Xero economist Louise Southall suggests business owners keep track of their margins to see when price increases are needed.
"Owners often check sales or revenue, but that breaks down when costs and volumes are changing so much. They really need to keep an eye on margins at times like these."
So a renewed focus on amrgins and a pragmatic approach to pricing are likely to be major business trends for owners who are being squeezed by inflation.
Business trend 7
Productivity's superpower confirmed
After a bumpy couple of years, everyone's learned a lot about business resilience, including academics at the OECD (Organization for Economic Cooperation and Development).
When the pandemic hit and sales tanked 20% in the US, the OECD's economists got the perfect opportunity to see what happens to small businesses during challenging times.
Using Xero small business insights data, they dug into the factors that boosted resilience and found that productivity was a major livelihood saver.
"The most productive businesses had smaller job losses during the crisis and had a faster recovery coming out of the crisis," the authors noted in their report.
In case you're wondering, productivity is a measure of revenue generated per employee. Productive businesses are able to do more with less, which makes them economic cacti - able to battle on when times are tough. But Xero economist Louise Southall notes they do more than just survive.
"Productive businesses switched back into growth mode sooner, which means they helped lead the recovery for the wider economy."
Productive businesses typically have systems and processes to drive them on. Technology can also play a role. The study found that productive firms were 60% more likely to use multiple apps to run the business.
As businesses gear themselves up to be more resilient, expect a trend towards leaner operations and more automation.
Business trend 8
Why the right decision can be so hard to make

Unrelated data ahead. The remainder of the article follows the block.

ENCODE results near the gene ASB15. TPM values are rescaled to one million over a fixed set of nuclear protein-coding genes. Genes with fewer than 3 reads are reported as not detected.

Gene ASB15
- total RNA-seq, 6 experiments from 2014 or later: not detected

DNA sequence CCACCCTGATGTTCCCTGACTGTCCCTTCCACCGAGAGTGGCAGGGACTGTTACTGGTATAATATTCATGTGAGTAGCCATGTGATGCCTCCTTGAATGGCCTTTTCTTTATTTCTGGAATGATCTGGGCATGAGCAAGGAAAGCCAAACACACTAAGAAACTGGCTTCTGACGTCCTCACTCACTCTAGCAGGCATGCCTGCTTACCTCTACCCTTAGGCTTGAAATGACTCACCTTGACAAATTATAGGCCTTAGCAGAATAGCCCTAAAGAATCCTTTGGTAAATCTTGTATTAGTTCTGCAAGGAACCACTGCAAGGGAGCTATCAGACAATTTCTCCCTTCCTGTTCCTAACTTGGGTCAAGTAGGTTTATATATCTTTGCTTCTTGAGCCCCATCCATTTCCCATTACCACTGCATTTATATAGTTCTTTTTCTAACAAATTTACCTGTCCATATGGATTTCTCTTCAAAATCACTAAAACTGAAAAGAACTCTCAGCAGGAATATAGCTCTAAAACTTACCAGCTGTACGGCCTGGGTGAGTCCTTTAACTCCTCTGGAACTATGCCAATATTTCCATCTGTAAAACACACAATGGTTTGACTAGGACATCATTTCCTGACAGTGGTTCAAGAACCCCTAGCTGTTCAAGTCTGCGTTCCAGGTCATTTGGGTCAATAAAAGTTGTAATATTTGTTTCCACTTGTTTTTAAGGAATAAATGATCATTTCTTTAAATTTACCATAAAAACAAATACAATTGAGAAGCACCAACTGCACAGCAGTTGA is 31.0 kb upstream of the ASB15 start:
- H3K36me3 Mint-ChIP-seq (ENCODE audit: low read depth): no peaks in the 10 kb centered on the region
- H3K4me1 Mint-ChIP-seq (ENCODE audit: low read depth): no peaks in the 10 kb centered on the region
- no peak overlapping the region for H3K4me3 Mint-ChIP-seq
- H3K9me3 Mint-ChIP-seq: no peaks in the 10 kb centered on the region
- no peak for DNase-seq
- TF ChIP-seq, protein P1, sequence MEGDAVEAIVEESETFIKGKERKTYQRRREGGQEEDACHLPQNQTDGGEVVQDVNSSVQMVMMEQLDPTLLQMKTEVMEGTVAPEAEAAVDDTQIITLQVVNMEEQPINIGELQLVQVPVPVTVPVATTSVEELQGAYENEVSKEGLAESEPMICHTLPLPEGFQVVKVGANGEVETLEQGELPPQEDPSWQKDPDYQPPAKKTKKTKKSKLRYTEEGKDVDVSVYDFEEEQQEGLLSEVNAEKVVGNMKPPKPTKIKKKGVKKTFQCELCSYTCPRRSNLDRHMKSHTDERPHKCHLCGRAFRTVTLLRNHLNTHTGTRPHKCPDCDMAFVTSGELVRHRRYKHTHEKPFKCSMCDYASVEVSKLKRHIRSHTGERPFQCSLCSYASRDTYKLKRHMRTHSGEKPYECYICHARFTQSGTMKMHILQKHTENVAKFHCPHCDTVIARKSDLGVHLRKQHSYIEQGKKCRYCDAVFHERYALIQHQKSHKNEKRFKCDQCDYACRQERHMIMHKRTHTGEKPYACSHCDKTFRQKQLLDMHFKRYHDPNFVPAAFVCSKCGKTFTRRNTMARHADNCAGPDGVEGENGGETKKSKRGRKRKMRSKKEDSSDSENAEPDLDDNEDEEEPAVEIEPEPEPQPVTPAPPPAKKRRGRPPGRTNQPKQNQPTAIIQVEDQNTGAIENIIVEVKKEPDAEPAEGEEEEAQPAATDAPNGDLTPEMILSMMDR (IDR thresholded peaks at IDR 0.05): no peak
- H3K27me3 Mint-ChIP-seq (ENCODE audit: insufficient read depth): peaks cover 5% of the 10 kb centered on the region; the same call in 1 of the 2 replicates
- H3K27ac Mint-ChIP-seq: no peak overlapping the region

Small businesses that use apps to automate key tasks have more time and energy to pursue growth, a Xero study has found.
In a survey of 4,000 small business owners across the USA, Canada, the UK, Singapore, Australia and New Zealand, tech adopters were much more likely to expand their offering and their skills.
Adopters (people who frequently invest in technology) were engaged in more growth-related activities.
However, less than a quarter of small business owners fell into the ‘tech adopters’ category. The rest attributed their reluctance to adopt new technology to a range of barriers.
The study says it’s up to tech makers and advisors to remove hurdles by:
- introducing small and incremental change
- helping business owners learn from peers
- encouraging a more long-term perspective of tech adoption
- presenting the benefits of tech adoption in a more relatable way
- better controlling the tsunami of information around technology products.
Tech-focused accountants and bookkeepers can be a good first port of call for business owners who want to be more efficient but struggle with technology decisions. You can find one in Xero’s advisor directory.
How do we know this stuff?
Xero is used by 3.3 million small businesses in 180 countries. We based this small business trends 2023 report on their experiences.
Specifically, data came from these surveys and reports:
- Xero 2022 – Online vs brick-and-mortar businesses
- Xero, Accenture 2022 – Crunch: Cash flow challenges facing small businesses
- Xero, Accenture 2022 – XSBI payment data
- Xero 2022 – One step – small business digitization
- OECD, Accenture, Xero 2021 – Small business as usual
Insights and comments on these small business trends came from accountants and economists in the USA, the UK, and Australia.
Written by Eammon Conaghan
Who’s been interviewing, analyzing and writing about small businesses since 2014.